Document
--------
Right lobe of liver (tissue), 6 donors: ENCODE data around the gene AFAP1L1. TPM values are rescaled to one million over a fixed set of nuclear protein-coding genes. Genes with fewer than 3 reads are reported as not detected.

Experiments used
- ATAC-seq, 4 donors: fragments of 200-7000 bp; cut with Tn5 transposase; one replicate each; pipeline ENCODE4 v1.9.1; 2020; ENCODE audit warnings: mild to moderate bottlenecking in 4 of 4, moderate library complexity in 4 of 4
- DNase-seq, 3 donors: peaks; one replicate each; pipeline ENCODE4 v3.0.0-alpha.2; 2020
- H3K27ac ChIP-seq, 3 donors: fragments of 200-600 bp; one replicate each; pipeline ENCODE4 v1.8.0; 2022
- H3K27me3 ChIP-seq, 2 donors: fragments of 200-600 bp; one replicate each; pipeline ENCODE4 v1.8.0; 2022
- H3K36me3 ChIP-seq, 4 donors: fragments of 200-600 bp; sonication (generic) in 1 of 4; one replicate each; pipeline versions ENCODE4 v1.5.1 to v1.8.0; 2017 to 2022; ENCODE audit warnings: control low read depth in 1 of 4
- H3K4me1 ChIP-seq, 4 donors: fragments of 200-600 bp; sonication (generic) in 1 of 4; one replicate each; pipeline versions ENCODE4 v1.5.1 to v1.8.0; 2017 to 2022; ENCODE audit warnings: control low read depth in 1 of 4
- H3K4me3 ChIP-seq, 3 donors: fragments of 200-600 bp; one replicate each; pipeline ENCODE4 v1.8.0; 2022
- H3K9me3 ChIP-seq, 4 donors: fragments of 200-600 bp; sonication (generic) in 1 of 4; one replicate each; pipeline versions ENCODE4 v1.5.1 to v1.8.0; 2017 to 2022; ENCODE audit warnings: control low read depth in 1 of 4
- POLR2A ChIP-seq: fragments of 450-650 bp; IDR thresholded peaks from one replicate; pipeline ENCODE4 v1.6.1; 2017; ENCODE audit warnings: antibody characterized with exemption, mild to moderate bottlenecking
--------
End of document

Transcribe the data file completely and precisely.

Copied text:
Right lobe of liver (tissue), 6 donors: ENCODE data around the gene AFAP1L1. TPM values are rescaled to one million over a fixed set of nuclear protein-coding genes. Genes with fewer than 3 reads are reported as not detected.

Experiments used
- ATAC-seq, 4 donors: fragments of 200-7000 bp; cut with Tn5 transposase; one replicate each; pipeline ENCODE4 v1.9.1; 2020; ENCODE audit warnings: mild to moderate bottlenecking in 4 of 4, moderate library complexity in 4 of 4
- DNase-seq, 3 donors: peaks; one replicate each; pipeline ENCODE4 v3.0.0-alpha.2; 2020
- H3K27ac ChIP-seq, 3 donors: fragments of 200-600 bp; one replicate each; pipeline ENCODE4 v1.8.0; 2022
- H3K27me3 ChIP-seq, 2 donors: fragments of 200-600 bp; one replicate each; pipeline ENCODE4 v1.8.0; 2022
- H3K36me3 ChIP-seq, 4 donors: fragments of 200-600 bp; sonication (generic) in 1 of 4; one replicate each; pipeline versions ENCODE4 v1.5.1 to v1.8.0; 2017 to 2022; ENCODE audit warnings: control low read depth in 1 of 4
- H3K4me1 ChIP-seq, 4 donors: fragments of 200-600 bp; sonication (generic) in 1 of 4; one replicate each; pipeline versions ENCODE4 v1.5.1 to v1.8.0; 2017 to 2022; ENCODE audit warnings: control low read depth in 1 of 4
- H3K4me3 ChIP-seq, 3 donors: fragments of 200-600 bp; one replicate each; pipeline ENCODE4 v1.8.0; 2022
- H3K9me3 ChIP-seq, 4 donors: fragments of 200-600 bp; sonication (generic) in 1 of 4; one replicate each; pipeline versions ENCODE4 v1.5.1 to v1.8.0; 2017 to 2022; ENCODE audit warnings: control low read depth in 1 of 4
- POLR2A ChIP-seq: fragments of 450-650 bp; IDR thresholded peaks from one replicate; pipeline ENCODE4 v1.6.1; 2017; ENCODE audit warnings: antibody characterized with exemption, mild to moderate bottlenecking